The European Union has hit Google with another antitrust fine in the latest salvo in their battle.
Yesterday's €1.49bn ($1.71bn) levy comes as punishment for Google's alleged blocking of rival online search advertisers displaying search ads for a ten year period between 2006 and 2016.
Google allows every website to embed its search engine function within it. If a visitor uses this feature, he / she will get both search results and search ads.
The European Commission describes this practice as Google being an 'intermediary'. In 2006, Google started forcing publishers to exclude rival ads (think Microsoft or Yahoo) from search ads, and from 2009, publishers had to leave the most profitable space on their search result page for Google's ads.
There was also a minimum number of Google adverts publishers had to accept.
To top it off, they had to receive written permission from Google, before changing anything around displaying ads.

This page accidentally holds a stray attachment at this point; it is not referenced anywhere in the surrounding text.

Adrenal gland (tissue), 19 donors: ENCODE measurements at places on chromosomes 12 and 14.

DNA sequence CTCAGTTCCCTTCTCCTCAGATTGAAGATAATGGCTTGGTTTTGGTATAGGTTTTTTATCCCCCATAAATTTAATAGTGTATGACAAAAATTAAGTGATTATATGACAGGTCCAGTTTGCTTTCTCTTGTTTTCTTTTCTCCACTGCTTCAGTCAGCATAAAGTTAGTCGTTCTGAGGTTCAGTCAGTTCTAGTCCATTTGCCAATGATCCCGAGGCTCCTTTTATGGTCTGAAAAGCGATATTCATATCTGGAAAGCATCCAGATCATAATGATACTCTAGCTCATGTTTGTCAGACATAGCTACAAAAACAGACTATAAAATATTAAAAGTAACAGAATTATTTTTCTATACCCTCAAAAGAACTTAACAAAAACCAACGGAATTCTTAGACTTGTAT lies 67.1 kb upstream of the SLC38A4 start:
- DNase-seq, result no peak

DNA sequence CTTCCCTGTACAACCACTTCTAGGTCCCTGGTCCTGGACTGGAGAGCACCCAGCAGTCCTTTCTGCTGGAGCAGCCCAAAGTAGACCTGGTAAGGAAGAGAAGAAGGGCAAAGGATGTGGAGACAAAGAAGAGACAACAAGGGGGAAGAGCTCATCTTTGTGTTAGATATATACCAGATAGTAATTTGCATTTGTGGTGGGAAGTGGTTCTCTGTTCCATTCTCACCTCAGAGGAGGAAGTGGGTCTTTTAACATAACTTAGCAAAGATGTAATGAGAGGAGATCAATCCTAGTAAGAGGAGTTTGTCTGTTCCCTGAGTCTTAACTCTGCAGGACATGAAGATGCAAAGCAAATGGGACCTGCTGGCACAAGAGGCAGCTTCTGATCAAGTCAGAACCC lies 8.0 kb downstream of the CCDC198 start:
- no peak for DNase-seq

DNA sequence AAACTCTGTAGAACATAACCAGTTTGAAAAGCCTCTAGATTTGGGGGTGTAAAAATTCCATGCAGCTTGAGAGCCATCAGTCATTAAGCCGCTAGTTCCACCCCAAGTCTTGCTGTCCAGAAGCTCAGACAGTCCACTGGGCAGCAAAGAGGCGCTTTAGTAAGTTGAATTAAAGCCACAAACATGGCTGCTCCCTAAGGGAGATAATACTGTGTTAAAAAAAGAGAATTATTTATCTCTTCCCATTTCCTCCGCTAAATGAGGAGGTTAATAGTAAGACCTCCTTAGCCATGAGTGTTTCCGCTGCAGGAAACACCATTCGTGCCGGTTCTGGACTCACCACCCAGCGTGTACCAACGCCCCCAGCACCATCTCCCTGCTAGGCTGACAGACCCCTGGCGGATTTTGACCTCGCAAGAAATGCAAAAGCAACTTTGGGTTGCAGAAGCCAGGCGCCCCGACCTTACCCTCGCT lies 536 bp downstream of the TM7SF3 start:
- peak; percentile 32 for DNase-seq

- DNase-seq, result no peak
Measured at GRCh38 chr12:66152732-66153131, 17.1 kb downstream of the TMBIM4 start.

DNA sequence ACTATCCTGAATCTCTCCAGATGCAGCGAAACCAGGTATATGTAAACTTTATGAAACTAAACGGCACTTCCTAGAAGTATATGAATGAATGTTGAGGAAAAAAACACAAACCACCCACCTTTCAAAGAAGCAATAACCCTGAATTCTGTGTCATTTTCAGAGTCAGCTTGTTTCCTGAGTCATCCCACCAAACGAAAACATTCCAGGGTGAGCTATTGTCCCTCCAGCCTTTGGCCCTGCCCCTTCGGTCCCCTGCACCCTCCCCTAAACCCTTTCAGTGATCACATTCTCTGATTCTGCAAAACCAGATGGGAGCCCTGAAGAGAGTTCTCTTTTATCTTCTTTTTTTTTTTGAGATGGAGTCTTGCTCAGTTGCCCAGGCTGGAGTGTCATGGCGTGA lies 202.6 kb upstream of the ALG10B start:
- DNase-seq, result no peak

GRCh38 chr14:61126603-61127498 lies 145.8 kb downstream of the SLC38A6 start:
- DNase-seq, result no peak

"Google's rivals, they were unable to grow, and to compete, and as a result of that, website owners had limited options for selling advertising space on those websites, and were forced solely to rely on Google," said EC commissioner Margrethe Vestager.
Google's global affairs head, Kent Walker, said: "We've always agreed that healthy, thriving markets are in everyone's interest. We've already made a wide range of changes to our products to address the Commission's concerns. Over the next few months, we'll be making further updates to give more visibility to rivals in Europe."
According to the BBC, Google has changed its practices now, giving third parties more leeway to displaying competing search ads.
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